Havre de Grace pharmacy, doctor's office raided in drug probe Police confiscate physician's records

October 06, 1993|By Mike Farabaugh | Mike Farabaugh,Staff Writer

Undercover narcotics officers raided a Havre de Grace pharmacy and nearby office and home of a well-known 77-year-old Harford County doctor yesterday, climaxing what investigators called a six-month covert drug distribution investigation.

Police said drug abusers from Pennsylvania, Delaware and Balti

vTC more County were able to pay $20 for a visit to Dr. Edward J. Simon's office and, without being given a physical examination, walk out with prescriptions for tranquilizers such as Valium, or its generic equivalent diazepam, Xanax or LorTab, a narcotic painkiller.

All are classified controlled dangerous substances and require a physician's prescription to be purchased, said police, who obtained a search-and-seizure warrant to conduct the raid.

Neither Dr. Simon, who lives in the 3900 block of Somerset Court, nor the owner of City Pharmacy was charged yesterday, said Sgt. Henry E. Bowker of the Drug Enforcement Division of the state police.

But the state Physicians Quality Assurance Commission asked Dr. Simon, who police said practiced medicine for 51 years, to voluntarily surrender his medical license yesterday. Police said he did not. A hearing will be conducted to determine the future of his practice, police said.

"We have concluded the covert portion of this operation and now we need to go through all the records seized from the doctor's office, his residence and the pharmacy before taking our findings to the [Harford] state's attorney," Sergeant Bowker said.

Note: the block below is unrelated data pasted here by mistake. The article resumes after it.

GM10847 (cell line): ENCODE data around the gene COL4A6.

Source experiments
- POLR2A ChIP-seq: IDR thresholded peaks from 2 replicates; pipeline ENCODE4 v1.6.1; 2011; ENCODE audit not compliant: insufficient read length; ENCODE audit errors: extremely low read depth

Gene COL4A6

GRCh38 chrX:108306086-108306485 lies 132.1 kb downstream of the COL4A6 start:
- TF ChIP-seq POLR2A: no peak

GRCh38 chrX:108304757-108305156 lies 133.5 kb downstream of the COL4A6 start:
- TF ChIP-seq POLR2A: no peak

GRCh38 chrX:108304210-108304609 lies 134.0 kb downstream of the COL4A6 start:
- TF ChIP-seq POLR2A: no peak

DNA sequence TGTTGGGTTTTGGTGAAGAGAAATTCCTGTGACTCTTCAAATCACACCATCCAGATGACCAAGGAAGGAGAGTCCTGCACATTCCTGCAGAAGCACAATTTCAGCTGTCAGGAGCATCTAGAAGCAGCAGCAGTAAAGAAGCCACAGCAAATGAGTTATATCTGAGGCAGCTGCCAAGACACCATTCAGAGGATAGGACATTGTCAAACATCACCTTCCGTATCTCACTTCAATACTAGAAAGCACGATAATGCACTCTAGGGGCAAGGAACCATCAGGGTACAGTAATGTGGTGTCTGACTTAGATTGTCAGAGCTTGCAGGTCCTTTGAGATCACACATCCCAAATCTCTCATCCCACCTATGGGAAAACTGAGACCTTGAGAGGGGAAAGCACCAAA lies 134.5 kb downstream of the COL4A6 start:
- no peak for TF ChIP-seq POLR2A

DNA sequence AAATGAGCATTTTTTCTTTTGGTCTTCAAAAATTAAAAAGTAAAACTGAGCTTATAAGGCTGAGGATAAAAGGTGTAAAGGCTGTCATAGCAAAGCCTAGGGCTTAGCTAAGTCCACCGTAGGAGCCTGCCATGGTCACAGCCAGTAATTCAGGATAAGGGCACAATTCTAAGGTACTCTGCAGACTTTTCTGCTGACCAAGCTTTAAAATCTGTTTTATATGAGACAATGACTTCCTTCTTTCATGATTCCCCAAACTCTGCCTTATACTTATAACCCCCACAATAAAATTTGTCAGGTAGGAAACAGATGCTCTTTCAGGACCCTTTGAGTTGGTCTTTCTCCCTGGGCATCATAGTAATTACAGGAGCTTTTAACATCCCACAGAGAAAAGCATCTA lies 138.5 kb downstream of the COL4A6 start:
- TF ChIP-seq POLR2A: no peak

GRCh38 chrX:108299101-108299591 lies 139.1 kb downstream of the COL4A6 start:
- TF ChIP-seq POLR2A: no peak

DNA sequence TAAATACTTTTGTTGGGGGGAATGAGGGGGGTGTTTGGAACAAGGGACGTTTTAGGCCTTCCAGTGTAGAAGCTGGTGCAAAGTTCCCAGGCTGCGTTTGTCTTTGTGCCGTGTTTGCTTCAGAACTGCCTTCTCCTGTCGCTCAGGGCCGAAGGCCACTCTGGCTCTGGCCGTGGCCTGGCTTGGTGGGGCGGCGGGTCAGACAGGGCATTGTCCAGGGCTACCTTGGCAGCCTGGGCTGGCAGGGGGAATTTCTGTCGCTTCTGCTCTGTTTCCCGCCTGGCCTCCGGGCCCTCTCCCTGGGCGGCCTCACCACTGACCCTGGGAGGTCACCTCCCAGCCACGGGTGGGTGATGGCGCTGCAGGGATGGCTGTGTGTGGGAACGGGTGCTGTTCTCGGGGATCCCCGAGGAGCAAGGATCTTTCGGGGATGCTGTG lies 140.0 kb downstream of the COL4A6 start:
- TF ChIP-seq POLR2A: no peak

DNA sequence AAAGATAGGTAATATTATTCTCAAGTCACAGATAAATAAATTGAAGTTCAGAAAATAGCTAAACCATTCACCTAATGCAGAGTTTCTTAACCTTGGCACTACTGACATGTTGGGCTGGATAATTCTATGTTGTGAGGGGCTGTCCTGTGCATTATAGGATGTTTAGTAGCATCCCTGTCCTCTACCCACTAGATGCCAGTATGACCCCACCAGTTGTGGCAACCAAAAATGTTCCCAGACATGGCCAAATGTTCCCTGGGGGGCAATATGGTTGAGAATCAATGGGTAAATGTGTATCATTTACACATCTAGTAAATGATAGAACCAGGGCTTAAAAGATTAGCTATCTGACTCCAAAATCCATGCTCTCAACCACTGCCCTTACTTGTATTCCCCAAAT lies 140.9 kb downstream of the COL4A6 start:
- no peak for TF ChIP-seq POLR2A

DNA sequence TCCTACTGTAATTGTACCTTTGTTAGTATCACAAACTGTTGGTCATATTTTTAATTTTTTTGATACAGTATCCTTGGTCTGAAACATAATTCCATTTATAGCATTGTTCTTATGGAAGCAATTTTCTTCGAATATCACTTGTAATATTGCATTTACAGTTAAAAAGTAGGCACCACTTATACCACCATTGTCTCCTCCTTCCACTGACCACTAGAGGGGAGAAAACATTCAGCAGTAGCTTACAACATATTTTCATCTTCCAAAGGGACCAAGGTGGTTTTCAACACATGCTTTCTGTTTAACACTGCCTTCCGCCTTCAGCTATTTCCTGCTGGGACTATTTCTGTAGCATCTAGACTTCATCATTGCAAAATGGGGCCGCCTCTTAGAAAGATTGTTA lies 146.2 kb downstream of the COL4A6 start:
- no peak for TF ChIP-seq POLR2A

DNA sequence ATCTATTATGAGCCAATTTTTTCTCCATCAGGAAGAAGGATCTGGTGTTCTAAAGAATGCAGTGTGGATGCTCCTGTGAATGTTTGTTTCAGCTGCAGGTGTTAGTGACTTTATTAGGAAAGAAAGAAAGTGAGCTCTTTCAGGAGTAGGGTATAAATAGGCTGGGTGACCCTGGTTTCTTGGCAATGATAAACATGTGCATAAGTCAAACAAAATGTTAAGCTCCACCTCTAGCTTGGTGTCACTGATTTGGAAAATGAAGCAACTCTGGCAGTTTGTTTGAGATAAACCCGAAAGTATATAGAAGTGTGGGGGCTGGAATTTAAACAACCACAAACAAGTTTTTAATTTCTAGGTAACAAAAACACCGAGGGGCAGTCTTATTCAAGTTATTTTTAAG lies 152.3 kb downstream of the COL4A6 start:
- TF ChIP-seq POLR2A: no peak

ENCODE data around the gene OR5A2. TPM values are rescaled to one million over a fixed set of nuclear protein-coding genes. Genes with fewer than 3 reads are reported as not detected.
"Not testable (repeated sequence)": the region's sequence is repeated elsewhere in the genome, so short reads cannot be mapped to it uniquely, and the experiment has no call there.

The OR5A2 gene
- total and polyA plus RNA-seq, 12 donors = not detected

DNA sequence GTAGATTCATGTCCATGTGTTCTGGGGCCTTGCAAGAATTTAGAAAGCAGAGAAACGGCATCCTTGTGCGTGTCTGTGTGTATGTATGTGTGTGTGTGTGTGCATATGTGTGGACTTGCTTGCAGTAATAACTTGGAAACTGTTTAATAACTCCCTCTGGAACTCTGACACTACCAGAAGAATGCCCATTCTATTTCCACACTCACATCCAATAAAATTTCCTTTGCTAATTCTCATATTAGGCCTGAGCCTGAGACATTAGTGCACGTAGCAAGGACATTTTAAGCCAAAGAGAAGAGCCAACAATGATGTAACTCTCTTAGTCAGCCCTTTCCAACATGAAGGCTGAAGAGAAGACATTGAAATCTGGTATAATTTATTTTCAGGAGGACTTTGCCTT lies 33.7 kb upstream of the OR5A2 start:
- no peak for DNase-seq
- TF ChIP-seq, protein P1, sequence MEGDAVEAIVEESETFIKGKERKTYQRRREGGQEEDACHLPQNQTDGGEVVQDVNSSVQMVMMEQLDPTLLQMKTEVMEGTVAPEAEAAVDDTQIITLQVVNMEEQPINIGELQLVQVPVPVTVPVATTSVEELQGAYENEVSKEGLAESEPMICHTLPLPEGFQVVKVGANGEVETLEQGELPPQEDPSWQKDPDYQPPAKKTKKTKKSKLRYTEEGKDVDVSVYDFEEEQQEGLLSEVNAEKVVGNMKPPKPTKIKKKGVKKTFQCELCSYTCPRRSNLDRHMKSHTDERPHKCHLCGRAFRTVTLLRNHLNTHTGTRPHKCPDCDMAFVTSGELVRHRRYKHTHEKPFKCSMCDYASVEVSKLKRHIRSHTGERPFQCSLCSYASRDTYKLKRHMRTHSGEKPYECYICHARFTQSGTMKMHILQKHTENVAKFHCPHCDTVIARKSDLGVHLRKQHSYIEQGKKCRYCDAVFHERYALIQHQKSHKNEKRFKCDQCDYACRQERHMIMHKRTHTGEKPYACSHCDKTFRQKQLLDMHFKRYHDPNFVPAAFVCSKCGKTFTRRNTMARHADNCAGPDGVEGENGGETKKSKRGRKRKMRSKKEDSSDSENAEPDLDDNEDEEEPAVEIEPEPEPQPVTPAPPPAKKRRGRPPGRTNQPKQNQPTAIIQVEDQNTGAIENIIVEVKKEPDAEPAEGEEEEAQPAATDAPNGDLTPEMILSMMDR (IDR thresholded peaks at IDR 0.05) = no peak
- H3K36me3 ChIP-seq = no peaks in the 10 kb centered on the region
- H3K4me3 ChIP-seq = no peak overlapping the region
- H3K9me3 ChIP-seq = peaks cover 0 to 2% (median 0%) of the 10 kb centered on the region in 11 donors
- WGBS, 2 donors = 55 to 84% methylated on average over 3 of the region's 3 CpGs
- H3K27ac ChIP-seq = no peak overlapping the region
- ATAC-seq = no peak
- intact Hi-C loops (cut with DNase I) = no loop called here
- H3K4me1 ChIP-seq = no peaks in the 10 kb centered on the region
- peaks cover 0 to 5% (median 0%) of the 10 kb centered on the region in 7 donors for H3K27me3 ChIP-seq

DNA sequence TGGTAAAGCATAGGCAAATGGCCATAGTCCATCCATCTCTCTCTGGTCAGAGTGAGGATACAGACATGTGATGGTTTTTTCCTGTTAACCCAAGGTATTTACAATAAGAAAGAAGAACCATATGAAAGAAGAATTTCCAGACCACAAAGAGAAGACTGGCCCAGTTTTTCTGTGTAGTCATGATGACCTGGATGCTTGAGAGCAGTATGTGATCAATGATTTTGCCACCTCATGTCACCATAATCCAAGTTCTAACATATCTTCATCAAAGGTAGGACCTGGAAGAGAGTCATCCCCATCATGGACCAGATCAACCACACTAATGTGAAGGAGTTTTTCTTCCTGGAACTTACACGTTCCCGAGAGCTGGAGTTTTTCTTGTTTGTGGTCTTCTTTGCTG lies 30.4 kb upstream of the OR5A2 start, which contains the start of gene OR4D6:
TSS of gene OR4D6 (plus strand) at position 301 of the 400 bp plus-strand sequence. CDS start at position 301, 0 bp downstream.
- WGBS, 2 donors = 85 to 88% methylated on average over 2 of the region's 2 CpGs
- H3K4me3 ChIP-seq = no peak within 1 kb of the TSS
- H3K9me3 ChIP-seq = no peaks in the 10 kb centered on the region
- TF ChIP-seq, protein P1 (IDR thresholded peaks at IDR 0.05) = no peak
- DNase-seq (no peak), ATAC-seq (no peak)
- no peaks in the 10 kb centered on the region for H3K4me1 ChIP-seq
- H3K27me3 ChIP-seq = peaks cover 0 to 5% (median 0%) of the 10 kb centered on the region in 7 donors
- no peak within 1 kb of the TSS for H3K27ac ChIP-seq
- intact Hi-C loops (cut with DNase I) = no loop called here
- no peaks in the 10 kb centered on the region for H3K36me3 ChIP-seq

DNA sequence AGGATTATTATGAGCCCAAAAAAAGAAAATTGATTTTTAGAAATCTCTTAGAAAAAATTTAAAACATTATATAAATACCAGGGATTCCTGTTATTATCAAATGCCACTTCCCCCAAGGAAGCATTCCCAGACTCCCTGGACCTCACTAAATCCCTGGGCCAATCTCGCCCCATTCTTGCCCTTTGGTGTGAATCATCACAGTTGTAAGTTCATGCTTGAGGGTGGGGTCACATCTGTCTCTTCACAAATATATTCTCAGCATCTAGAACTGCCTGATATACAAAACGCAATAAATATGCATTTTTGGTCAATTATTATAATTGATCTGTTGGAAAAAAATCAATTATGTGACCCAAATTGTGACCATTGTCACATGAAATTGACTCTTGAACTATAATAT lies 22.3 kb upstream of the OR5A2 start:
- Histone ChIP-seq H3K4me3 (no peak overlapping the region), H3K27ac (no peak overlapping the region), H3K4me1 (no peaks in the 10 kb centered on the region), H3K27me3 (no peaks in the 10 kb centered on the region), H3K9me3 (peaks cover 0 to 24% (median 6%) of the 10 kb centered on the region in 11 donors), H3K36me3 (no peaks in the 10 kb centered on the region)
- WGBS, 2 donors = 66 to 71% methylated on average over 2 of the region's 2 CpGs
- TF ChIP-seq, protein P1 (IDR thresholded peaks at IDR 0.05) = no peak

Dr. Simon refused comment last night and referred all questions to his attorney, who couldn't be reached. The pharmacist also could not be reached last night.

Joseph P. Cassilly, county state's attorney, said his office would study the evidence to determine "who all the players are.

"Once we see what's involved, we'll decide how to proceed," he said.

Complaints by residents prompted law enforcement agencies to begin an investigation, police said.

Investigators learned that the volume of Valium, Xanax, diazepam, and LorTab pills purchased by City Pharmacy greatly exceeded the quantities purchased by four other pharmacies in the area.

"We don't know how many prescriptions or how much money may be involved at this time," Sergeant Bowker said.

Police provided graphs charting City Pharmacy's purchases of the four drugs for six months.

The data showed, for example, that the pharmacy bought 2 1/2 times the amount of 5 milligram-strength Valium pills as that purchased by its nearest competitor -- 1,200 pills. LorTab purchases were five times greater, diazepam seven times greater and Xanax 11 times greater, police said.

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